How an abandoned pulp story defied the odds and
kept reinventing itself in prose, film, and finally as an audio drama.
Sometime in the late 1940s or early 1950s Louis L'Amour pounded out a short story that he titled The Diamond of Jeru. It was twenty pages written, no doubt, in just a couple of days ... Louis was trying to sell a story a week in those days and to even get close he had to come up with at least double that number of ideas. As was usual for him at the time there was no rewriting; a story either "took" or it didn't. Sometimes he might only get a few pages before realizing that it wasn't the right idea or he wasn't sure how to resolve the story. If he succeeded in finishing and it seemed good he would try to publish it, if it didn't he stashed it away and kept going, pursuing new and better material.
He never made an attempt to sell The Diamond of Jeru. No doubt the story went into a pile which later went into a box ... a box that was filled with unpublished stories, and was left in the back of a closet to be discovered forty years later in the months following his death. Most of those stories were published during the 1990s ... The Diamond of Jeru was almost not one of them.
Many of the stories that were published after Louis's death needed a bit of editing, some took substantial cuts and then bits of transitional writing to bridge the gaps, a few others needed more ... a more focused ending or better character development. I found all of these jobs fun though it was occasionally difficult work. I like to approach editing and rewriting with as light a hand as possible ... it is best that no one know where the cut or change was made. Whenever possible the solution strayed as little as possible from Louis's original work ... the minimum to allow it to become what it needed to be. In most of the stories even I can no longer find the places where the various changes were made.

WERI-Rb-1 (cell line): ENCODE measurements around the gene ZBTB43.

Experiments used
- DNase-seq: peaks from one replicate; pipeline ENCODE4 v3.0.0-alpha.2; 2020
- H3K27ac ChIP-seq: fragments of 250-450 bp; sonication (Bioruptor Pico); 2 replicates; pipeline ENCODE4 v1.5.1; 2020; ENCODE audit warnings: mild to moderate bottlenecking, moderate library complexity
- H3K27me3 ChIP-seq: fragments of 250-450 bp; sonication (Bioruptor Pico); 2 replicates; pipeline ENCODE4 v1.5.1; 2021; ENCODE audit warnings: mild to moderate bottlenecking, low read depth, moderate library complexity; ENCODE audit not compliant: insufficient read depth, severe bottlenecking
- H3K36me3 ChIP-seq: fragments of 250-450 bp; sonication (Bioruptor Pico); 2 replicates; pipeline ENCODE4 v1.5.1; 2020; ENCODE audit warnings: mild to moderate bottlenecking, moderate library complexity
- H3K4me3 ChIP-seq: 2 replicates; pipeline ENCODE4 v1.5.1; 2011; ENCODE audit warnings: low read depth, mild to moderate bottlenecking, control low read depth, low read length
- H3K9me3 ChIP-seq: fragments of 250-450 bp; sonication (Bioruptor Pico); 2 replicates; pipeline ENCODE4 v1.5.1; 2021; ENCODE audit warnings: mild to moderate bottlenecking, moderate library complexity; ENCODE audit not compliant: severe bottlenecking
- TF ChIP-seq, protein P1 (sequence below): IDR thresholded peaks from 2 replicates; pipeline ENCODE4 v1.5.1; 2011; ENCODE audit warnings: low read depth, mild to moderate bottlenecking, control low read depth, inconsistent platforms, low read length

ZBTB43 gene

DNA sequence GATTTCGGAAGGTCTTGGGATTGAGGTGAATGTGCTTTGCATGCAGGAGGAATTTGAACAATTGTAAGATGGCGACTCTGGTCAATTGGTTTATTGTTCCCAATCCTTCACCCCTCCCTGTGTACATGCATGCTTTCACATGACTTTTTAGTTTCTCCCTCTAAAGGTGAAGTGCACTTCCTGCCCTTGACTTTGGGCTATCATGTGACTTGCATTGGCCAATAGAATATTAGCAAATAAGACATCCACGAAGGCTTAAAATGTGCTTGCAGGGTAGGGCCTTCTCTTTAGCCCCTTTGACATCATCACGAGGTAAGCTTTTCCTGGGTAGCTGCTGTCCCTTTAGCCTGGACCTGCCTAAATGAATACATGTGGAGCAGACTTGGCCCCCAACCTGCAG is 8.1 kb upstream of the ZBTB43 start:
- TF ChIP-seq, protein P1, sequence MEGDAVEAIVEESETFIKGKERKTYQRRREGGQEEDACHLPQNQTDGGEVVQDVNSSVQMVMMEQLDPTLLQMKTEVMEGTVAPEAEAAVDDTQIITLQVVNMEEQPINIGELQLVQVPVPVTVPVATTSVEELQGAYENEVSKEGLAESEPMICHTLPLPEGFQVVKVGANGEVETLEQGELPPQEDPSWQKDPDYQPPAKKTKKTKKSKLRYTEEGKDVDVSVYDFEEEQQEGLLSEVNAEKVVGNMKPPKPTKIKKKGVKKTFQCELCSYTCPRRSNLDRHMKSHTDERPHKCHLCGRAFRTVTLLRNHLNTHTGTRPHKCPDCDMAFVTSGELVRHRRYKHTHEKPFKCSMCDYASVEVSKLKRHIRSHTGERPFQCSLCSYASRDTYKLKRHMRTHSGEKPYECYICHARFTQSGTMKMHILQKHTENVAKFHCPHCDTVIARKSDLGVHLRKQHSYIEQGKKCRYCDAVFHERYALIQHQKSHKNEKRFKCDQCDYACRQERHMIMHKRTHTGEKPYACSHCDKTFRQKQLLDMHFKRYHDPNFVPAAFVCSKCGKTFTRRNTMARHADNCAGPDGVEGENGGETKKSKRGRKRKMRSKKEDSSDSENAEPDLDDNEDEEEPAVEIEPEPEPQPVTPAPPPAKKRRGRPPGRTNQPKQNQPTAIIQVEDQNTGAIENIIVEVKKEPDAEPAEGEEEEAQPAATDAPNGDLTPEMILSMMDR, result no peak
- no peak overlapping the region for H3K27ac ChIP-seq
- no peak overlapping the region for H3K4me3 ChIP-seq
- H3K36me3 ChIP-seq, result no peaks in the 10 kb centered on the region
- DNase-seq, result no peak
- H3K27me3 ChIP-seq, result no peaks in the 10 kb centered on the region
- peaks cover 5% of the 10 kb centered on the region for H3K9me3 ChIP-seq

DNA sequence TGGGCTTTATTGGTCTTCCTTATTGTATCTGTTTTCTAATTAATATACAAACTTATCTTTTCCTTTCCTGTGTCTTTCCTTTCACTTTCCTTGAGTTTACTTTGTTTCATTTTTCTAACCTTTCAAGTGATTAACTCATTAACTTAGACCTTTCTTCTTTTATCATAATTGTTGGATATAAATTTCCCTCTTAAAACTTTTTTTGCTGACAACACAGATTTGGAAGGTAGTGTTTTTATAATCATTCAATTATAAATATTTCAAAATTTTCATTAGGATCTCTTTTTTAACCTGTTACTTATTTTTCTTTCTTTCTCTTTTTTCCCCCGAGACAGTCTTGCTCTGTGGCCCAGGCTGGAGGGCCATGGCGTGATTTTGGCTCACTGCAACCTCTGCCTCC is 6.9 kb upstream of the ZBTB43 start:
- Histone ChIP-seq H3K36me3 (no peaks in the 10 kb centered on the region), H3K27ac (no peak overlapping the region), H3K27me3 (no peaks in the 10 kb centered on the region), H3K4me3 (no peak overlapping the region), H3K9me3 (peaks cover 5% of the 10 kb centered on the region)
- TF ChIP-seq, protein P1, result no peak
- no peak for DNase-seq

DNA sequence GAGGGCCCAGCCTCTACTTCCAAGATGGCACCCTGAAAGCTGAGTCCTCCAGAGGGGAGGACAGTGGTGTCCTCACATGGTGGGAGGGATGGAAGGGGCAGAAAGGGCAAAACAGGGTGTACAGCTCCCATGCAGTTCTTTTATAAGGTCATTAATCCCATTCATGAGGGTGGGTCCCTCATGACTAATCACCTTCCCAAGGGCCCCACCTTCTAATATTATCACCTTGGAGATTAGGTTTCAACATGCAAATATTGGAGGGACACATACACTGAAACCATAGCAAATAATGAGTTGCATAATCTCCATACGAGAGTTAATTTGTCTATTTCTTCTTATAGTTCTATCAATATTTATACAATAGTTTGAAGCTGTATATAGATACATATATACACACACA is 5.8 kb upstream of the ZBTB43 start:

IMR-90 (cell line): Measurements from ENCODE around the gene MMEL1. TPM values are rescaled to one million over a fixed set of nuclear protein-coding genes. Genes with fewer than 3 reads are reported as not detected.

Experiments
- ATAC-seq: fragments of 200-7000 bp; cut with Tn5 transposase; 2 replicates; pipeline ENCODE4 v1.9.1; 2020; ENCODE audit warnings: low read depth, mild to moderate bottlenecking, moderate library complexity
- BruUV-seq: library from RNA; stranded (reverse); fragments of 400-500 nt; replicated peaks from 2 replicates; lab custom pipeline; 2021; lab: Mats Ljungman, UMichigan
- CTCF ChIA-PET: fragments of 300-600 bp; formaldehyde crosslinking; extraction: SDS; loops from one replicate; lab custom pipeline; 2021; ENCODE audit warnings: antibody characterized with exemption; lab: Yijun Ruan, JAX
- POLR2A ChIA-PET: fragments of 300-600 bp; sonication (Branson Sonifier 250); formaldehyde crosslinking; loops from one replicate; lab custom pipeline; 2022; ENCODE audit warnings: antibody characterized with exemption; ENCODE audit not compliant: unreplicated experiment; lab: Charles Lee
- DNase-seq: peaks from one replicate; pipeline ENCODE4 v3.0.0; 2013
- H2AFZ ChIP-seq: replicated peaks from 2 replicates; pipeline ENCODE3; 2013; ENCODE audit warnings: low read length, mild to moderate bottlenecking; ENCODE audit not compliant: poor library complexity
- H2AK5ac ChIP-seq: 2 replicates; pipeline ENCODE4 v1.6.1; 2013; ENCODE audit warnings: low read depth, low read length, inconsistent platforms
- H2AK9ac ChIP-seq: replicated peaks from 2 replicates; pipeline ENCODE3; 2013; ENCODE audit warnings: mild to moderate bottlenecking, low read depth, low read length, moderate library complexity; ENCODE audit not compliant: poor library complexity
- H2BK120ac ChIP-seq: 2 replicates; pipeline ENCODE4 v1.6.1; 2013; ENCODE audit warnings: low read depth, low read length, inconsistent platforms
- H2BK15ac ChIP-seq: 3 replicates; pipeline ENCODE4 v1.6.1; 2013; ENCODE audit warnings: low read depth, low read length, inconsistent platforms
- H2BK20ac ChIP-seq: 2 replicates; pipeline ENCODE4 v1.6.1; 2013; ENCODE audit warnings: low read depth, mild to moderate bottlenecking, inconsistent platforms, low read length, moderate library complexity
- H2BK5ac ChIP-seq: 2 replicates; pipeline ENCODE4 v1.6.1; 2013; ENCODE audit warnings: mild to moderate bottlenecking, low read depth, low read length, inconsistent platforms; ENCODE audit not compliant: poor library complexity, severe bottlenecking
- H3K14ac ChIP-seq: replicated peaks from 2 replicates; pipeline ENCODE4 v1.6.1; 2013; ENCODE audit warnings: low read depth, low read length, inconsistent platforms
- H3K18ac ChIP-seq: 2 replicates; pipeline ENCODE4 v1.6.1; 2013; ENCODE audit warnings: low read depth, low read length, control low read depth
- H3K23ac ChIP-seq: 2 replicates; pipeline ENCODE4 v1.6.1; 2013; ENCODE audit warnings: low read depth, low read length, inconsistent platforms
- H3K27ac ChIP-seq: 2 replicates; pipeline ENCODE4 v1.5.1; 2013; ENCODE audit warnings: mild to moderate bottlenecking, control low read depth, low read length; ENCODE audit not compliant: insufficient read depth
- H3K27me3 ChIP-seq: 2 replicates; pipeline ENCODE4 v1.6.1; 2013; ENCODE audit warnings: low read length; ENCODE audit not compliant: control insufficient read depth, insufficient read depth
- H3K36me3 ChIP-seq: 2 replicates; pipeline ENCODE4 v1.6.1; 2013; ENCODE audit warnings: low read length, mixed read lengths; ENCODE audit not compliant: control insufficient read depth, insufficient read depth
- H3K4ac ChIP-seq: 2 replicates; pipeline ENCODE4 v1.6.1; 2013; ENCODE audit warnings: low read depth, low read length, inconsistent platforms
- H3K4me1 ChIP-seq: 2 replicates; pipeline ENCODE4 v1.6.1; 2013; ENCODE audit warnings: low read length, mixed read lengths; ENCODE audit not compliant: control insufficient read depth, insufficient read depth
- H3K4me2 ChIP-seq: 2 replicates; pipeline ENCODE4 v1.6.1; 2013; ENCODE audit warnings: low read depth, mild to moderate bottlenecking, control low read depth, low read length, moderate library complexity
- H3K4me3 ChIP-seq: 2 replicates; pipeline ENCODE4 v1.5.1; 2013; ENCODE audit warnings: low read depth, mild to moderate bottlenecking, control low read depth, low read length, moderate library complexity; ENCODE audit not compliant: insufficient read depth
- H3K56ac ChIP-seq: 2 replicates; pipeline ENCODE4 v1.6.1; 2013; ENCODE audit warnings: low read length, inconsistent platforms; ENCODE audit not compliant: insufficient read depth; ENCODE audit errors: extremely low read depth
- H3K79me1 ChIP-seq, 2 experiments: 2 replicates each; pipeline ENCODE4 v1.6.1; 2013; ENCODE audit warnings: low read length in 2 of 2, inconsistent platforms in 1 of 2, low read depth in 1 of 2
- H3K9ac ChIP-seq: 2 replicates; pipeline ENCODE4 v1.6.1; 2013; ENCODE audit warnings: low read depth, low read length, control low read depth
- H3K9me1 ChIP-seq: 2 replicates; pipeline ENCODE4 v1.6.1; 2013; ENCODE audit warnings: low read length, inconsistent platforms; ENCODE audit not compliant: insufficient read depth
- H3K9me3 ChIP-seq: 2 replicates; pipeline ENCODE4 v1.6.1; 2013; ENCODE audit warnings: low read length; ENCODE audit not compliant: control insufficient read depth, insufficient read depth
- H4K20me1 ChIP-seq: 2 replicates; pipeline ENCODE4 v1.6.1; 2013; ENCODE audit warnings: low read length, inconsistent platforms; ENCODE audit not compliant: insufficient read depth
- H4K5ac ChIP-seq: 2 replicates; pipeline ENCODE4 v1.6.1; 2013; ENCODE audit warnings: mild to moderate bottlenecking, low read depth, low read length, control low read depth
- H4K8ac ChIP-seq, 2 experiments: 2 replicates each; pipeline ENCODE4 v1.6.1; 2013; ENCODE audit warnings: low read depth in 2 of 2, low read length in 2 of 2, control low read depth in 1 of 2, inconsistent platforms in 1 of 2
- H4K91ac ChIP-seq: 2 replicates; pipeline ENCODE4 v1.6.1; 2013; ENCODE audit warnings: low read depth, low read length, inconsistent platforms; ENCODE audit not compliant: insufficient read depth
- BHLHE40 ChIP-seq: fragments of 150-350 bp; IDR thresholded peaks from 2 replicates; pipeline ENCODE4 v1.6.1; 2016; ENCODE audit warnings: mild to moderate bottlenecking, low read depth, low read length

With the short story The Diamond of Jeru the term minimum didn't really apply. Not only did the story need a lot of work but the whole book Off the Mangrove Coast needed to be many pages longer. The Diamond of Jeru needed to become a novella.
Luckily, the potential seemed to be there. There were aspects of the first several pages that reminded me of the work of Somerset Maugham. Louis had visited Borneo in the 1920s and had obviously drawn inspiration from the days he spent there ... the story seemed to have a lot of potential though I wasn't quite sure how it would all play out at the time.
I started writing, creating a similar but more realistic plot, using the same basic characters but trying to make them more complex and human. One of the problems that I had was I knew almost nothing about Borneo and had little time before the book's deadline to do research. As luck would have it, I ran across several wonderful books. A Stranger in the Forest by Eric Hansen is the account of the author's journey from one side of the island and back, on foot, mostly alone. It is filled with wonderful detail and absolutely saved my bacon when it came to dealing with the details of the story. Together with Redmond O'Hanlon's, Into the Heart of Borneo and the classic The World Within by Tom Harrisson I had the backbone of a library on the world's third largest island. Most of the information on diamonds, I have to admit was learned from the wonderful novels by Wilbur Smith as I couldn't find a non fiction source for much of what I needed to know.
So I was off and running. Our editor kept calling, "Where's the book? Deadlines ... Deadlines!" I kept telling him, "They're still going up river, you have to give me more time!" It gave me a bit of experience in being a real writer! Finally, it was done and off to the printer ... my experience with diamonds, the tribes of Sarawak, Jeru, Mike Kardec, and John and Helen Lacklan was over, or so I thought.